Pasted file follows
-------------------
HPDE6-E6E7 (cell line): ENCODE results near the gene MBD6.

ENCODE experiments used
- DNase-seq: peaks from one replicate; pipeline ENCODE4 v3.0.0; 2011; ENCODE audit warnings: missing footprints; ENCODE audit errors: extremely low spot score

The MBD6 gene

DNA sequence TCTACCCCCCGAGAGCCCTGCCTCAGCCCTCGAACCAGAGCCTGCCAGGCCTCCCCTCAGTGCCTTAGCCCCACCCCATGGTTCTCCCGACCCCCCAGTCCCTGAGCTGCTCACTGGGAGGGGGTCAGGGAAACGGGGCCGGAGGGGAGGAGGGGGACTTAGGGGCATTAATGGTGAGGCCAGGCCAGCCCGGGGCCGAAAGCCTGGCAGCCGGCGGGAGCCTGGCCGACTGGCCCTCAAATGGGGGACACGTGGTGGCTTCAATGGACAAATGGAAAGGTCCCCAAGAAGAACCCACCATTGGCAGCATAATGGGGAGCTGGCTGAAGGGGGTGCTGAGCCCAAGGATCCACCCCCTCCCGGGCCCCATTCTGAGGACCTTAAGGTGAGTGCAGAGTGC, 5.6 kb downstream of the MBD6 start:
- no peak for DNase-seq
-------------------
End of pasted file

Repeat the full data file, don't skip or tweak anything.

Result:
HPDE6-E6E7 (cell line): ENCODE results near the gene MBD6.

ENCODE experiments used
- DNase-seq: peaks from one replicate; pipeline ENCODE4 v3.0.0; 2011; ENCODE audit warnings: missing footprints; ENCODE audit errors: extremely low spot score

The MBD6 gene

DNA sequence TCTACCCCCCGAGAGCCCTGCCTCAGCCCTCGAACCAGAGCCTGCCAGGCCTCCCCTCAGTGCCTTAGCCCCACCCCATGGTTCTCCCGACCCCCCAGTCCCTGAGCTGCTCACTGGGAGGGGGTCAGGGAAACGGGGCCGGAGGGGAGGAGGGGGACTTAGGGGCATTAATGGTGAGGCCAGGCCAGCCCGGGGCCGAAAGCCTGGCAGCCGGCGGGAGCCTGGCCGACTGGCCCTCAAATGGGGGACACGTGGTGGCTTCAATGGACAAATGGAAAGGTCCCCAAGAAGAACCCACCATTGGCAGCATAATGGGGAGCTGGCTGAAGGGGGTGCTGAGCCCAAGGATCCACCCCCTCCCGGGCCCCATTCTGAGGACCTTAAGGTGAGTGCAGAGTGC, 5.6 kb downstream of the MBD6 start:
- no peak for DNase-seq